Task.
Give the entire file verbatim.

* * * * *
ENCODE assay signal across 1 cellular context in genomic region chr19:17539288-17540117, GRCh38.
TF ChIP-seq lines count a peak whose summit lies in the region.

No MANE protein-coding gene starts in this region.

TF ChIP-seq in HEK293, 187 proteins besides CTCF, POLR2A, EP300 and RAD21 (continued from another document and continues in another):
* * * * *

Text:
ENCODE assay signal across 1 cellular context in genomic region chr19:17539288-17540117, GRCh38.
TF ChIP-seq lines count a peak whose summit lies in the region.

No MANE protein-coding gene starts in this region.

TF ChIP-seq in HEK293, 187 proteins besides CTCF, POLR2A, EP300 and RAD21 (continued from another document and continues in another):